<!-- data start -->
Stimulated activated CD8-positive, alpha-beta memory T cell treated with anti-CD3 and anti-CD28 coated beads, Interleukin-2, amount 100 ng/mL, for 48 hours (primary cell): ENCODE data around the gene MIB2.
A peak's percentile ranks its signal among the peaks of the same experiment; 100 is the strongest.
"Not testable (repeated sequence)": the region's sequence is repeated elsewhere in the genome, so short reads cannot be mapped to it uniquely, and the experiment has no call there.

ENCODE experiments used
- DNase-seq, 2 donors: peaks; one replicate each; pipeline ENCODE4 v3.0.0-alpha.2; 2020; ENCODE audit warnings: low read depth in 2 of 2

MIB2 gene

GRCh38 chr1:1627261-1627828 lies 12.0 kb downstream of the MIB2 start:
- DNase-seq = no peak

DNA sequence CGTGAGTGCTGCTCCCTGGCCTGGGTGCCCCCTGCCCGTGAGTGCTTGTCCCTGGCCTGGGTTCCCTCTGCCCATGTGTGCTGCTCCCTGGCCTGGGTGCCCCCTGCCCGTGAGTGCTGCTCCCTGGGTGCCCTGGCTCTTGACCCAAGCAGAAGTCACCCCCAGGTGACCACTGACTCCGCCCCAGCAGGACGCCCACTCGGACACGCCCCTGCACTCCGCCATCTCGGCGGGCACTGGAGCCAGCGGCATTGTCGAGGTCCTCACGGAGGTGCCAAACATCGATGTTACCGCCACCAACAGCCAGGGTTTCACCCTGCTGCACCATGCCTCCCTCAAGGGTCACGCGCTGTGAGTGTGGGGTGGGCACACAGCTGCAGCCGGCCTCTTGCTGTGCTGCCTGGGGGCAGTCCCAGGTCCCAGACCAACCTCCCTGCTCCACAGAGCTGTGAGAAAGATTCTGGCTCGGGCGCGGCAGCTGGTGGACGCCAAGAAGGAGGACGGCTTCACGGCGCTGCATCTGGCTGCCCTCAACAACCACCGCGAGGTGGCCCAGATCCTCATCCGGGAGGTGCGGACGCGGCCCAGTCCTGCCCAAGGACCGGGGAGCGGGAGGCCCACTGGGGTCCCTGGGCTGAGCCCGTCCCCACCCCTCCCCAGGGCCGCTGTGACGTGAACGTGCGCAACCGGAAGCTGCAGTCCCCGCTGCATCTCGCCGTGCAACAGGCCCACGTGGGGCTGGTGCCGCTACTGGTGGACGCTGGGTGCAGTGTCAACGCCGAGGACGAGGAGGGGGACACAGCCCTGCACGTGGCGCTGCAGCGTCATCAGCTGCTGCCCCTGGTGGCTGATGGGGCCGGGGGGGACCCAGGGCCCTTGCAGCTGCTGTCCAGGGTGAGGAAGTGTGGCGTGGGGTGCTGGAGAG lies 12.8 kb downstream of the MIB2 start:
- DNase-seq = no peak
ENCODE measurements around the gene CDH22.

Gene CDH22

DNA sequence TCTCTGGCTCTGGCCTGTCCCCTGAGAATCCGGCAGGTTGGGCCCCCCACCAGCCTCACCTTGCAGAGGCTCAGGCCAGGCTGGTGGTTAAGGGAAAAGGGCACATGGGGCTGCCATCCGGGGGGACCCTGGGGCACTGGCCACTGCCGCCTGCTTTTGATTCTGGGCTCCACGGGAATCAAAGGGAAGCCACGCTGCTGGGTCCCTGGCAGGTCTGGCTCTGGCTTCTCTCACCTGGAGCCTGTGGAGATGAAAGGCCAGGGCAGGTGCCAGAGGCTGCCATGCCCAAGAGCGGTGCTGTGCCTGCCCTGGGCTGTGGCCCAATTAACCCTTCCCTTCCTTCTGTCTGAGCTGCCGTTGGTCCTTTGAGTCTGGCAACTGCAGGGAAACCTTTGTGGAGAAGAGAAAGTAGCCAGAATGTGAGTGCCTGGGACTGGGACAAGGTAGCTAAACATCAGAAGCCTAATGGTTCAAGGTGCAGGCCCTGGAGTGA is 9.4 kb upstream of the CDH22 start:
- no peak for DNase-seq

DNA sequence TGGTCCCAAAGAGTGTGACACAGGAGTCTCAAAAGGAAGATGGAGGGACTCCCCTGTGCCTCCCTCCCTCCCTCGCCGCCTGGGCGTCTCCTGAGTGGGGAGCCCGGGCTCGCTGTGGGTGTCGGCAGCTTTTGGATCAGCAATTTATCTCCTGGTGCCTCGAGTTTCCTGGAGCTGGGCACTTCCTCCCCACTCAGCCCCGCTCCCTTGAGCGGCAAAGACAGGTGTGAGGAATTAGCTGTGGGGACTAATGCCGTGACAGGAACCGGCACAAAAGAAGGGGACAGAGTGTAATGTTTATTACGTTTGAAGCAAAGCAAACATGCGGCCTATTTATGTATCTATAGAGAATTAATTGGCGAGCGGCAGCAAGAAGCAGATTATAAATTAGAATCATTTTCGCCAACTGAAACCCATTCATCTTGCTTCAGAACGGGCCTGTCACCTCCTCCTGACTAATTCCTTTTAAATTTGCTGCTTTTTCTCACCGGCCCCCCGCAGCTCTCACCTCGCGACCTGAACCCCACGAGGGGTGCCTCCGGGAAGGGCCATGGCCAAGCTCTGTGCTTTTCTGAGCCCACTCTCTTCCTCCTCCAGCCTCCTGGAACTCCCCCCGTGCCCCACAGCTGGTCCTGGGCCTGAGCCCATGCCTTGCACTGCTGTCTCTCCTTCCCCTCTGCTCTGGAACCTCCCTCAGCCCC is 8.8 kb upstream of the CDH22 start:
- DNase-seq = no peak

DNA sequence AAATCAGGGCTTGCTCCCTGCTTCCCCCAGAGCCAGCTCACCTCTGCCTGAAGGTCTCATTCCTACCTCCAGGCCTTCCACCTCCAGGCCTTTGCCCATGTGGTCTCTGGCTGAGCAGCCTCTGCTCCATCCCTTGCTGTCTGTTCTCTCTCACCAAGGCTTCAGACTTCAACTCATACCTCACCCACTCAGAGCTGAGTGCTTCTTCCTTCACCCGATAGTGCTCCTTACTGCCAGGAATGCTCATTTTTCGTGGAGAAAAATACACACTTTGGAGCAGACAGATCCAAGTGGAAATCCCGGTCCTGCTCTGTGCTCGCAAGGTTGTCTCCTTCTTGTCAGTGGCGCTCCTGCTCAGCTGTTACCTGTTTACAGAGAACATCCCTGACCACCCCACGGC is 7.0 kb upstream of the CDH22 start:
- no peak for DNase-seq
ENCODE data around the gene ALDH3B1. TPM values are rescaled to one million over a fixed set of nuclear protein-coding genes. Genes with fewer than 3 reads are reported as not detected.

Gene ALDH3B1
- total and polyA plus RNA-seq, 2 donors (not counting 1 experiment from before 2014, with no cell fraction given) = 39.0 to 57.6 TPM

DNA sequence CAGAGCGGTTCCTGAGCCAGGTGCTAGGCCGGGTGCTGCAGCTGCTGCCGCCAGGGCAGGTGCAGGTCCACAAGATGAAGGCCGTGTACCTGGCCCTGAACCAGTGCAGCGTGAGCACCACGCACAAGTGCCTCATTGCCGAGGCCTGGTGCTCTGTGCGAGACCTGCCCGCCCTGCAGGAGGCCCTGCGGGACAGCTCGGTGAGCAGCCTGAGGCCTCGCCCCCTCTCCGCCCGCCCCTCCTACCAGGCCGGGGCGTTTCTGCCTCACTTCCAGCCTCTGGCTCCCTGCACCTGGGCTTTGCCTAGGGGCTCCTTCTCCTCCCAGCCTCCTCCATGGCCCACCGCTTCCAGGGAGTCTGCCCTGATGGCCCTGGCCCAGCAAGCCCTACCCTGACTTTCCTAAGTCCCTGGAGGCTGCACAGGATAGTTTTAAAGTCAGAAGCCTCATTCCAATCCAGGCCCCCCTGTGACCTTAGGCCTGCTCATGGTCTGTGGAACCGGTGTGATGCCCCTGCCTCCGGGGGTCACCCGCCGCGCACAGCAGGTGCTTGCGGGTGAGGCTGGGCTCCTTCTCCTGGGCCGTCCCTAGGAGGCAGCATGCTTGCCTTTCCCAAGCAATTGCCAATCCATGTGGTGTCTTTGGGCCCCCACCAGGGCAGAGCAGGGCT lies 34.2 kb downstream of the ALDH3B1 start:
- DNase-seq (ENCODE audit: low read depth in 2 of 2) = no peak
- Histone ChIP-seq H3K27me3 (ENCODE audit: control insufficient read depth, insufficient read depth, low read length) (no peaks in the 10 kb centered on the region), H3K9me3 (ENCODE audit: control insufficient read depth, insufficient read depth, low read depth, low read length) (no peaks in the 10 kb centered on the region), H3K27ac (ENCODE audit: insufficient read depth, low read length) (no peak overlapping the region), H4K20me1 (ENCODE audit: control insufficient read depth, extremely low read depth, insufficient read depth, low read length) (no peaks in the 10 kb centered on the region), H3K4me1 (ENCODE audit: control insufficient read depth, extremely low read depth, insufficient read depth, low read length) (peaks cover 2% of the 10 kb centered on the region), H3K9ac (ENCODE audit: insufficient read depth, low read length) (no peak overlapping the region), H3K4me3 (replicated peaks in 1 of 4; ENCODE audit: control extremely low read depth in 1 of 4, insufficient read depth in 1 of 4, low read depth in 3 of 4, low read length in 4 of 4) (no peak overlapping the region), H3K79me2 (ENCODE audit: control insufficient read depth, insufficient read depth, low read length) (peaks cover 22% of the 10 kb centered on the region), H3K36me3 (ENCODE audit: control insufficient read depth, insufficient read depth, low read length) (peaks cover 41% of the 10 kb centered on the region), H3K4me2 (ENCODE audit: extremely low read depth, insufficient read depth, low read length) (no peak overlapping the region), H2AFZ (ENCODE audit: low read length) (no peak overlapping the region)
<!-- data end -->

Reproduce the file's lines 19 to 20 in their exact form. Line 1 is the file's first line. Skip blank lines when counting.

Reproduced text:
ENCODE data around the gene ALDH3B1. TPM values are rescaled to one million over a fixed set of nuclear protein-coding genes. Genes with fewer than 3 reads are reported as not detected.

Gene ALDH3B1